Ziegfelds Midnight Frolic
I was fortunate to attend “Ziegfeld’s Midnight Frolic” last spring in New York City. The historic theater that housed the show was hidden away behind a diner near Times Square. It has been said that the theater is haunted by one of its former stars. This show is described as immersive theater, as the action in the musical occurs around the audience who are also invited to dress up and play a part that is given to them as they arrive.
The story revolves around Olive Thomas, a Ziegfeld showgirl, whose life ended tragically after she married Jack Pickford. The performance explores whether her death was a suicide, murder, or just an unfortunate accident. During the three intermissions you can watch each scenario of the night of her death take place in a hidden glass enclosed upstairs room decorated to recreate the Paris hotel room where she died.
The first floor has a stage where various burlesque acts and singers perform contemporary songs in the style of the (1930’s). One of my favorite performances was the song “Chandelier” where the dancer’s were actually swinging from the ornate chandelier above us.
The second floor is decorated in the style of the infamous Cabaret du Néant (Cabaret of Nothingness) which was in Montmartre, Paris. One of the highlights of the show for me was while in the Carbaret du Néant, Jack Pickford took my hand and led me over to a bench and began to whisper sweet nothings in my ear. I was taken aback, though, when Olive Thomas came over and confronted me for talking to her husband. I truly was part of the immersive experience!
The musical was written, directed and produced by Countess Cynthia Von Buhler. I first learned of Countess Von Buhler through Dr. Sketchy in New York City. I saw her first immersive theater piece “Speakeasy Dollhouse” which explored the mysterious unsolved murder of Cynthia Von Buhler’s grandfather. The first time I saw the show I was hooked, and ended up seeing it two more times. Each time was totally different experience.
Ziegfelds’ Midnight Frolic was one of the most fun, thrilling and unique experiences I’ve had in New York City. I am really looking forward to see what Countess Cynthia Von Buhler comes up with next!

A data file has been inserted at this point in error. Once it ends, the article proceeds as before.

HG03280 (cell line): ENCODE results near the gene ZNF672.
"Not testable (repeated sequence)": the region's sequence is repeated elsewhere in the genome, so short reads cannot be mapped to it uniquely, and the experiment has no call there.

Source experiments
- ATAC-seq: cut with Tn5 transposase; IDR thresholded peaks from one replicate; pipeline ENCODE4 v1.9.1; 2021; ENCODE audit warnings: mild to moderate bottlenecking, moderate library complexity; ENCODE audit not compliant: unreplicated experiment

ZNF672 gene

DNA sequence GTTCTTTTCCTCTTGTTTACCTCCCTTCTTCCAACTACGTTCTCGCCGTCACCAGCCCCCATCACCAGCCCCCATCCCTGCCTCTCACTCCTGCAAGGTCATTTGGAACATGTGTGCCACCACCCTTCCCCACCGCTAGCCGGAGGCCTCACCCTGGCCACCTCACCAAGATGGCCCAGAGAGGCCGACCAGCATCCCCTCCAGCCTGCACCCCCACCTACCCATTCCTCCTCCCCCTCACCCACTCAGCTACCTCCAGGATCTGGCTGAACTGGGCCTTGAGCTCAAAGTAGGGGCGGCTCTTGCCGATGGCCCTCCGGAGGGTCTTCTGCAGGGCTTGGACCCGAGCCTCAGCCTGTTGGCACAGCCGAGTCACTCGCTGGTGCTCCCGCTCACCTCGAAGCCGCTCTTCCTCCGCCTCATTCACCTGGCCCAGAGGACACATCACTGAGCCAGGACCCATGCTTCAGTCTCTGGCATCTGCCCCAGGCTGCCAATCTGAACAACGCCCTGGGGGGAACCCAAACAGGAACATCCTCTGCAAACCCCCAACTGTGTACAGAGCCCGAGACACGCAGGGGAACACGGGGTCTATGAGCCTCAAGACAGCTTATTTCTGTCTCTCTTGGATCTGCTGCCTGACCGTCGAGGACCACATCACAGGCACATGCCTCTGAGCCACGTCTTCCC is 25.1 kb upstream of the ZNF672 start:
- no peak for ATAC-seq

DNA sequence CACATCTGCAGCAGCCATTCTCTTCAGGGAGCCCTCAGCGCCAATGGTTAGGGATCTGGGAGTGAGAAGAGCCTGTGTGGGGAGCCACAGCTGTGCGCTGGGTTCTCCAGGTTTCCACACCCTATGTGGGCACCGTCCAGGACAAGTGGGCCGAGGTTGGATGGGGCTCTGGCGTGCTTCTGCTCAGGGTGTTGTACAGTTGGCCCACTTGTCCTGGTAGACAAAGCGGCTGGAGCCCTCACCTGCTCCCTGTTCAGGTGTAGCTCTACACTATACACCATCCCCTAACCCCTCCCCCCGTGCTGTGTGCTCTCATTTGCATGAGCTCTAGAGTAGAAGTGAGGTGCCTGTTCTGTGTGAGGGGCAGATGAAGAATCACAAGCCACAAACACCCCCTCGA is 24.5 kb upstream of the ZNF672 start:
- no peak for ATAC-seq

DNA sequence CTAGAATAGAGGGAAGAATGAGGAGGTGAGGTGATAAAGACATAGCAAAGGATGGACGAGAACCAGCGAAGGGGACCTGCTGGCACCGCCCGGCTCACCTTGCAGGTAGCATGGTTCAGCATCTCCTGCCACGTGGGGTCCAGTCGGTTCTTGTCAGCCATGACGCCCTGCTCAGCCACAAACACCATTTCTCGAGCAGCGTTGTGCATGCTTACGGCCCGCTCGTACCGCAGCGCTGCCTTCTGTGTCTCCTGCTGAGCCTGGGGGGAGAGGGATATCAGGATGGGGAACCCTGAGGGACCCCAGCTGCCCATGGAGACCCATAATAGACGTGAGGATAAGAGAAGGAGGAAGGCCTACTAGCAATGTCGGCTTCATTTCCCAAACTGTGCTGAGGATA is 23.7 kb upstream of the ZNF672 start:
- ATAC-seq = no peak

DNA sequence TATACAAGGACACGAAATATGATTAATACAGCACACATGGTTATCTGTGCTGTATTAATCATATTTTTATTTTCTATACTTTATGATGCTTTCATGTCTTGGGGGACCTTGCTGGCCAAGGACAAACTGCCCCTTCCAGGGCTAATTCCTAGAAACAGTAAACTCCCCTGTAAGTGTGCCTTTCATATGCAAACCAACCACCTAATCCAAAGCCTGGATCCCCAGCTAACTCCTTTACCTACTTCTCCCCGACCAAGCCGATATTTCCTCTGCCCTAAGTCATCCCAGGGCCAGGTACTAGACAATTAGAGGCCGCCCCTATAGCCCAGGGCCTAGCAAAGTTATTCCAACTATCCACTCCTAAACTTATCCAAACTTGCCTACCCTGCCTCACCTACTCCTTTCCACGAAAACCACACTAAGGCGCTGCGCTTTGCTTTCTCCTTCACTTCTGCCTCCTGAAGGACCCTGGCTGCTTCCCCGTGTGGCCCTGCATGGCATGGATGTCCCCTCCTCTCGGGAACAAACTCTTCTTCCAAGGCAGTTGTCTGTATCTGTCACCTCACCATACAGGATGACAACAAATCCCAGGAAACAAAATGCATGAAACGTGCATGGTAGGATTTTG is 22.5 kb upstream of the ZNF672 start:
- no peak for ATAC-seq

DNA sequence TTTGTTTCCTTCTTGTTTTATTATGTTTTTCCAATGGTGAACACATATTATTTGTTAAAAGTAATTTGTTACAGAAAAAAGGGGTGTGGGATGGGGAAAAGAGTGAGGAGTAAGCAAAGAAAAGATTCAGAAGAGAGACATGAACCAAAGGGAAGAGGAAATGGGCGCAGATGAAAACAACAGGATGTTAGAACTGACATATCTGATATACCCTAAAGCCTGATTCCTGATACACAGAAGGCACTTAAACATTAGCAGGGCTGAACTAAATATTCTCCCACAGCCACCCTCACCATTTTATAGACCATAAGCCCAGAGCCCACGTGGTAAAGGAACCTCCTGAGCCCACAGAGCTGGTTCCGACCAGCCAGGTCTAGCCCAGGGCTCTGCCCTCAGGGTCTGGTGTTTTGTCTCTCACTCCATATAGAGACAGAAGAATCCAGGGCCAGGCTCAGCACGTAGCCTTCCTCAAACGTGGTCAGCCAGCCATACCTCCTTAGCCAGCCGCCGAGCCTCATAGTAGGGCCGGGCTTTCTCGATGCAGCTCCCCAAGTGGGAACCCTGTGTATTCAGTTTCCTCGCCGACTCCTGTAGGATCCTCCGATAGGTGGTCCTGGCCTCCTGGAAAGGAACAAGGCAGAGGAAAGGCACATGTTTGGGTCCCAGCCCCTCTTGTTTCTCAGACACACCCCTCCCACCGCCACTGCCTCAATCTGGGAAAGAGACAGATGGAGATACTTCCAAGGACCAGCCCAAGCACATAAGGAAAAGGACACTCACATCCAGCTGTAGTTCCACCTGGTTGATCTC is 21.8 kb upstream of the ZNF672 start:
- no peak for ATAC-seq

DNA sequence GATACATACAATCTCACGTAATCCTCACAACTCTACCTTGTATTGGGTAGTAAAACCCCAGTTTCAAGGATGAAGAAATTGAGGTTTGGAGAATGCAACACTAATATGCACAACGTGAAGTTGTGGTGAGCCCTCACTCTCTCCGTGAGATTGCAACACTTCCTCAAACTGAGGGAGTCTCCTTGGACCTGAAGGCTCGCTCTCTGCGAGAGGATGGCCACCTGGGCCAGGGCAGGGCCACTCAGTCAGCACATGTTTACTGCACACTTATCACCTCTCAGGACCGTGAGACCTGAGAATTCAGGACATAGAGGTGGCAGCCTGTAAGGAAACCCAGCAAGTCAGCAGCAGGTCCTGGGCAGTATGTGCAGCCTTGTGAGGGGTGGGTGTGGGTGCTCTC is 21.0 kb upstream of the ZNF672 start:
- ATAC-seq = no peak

Vivi Noir @ Dr. Sketchy of NNJ – Hipstamatic and Artrage on iPad
This is a photo from a Dr. Sketchy session at Voltaire’s Necrocomicon in New Jersey. The session was organized by the wonderful Asbury Park Branch. This photo was taken with Hipstamatic on my iPad and altered with Pixlrmatic and Steampunk Photo Tada apps.
A digital collage from Dr. Sketchy Asbury Park at Necrocomicon.
This is a drawing from Dr. Sketchy’s Tribute to Doctor Who in New York. This session was about two years ago, before I was even familiar with the series. Thanks to Netflix I’ve been getting caught up with a couple older seasons. Who is your favorite Doctor?
WordPress recently sent me a reminder that my blog had reached its four year anniversary. So many exciting things have happened since I started this blog! I experienced a lot of new technology, from the iPhone to the iPad, and numerous types of art and photography apps. I started drawing with Dr. Sketchy and discovered a whole new world of burlesque and cosplay. I’ve exhibited my work all over the world, including England, Norway, Los Angeles, Wisconsin, New York and New Jersey. The mixture of art and technology stimulates creativity in ways that I could never have imagined! I’m looking forward to many more years of creating art and blogging about all of my discoveries.
Digital collage of Regina Stargazer using Repix and Sketchbook Pro
A couple of weeks ago I went to a Dr. Sketchy NNJ drawing session at the Art Garage in Montclair, New Jersey. Regina Stargazer took some wonderful poses and had two beautiful Belly Dancer costumes. I was able to take some pictures with my iPad at the session and decided to use the newly updated Repix app to modify them.
The neat thing about the Repix app is that you can “draw” on the various filters, as opposed to apps where the filter is applied to the entire image. You have more control over where and how much of the filter is on the image. There are different effects, such as Magic Dust, Daubs, Drips and Scratches. There are also a variety of frames and filters to further modify the photo.
This is the original iPad photo without filters
This is a screenshot of Repix showing the different “pens” at the bottom with Magic Dust on her fan
The Repix version before adding Picgrunger and adding collage elements in Sketchbook Pro
You can add some very interesting textures to your photos with this app. But remember, the filters are a little like adding spices to foods. A little bit goes a long way and you don’t want to overpower the image with too much of a good thing.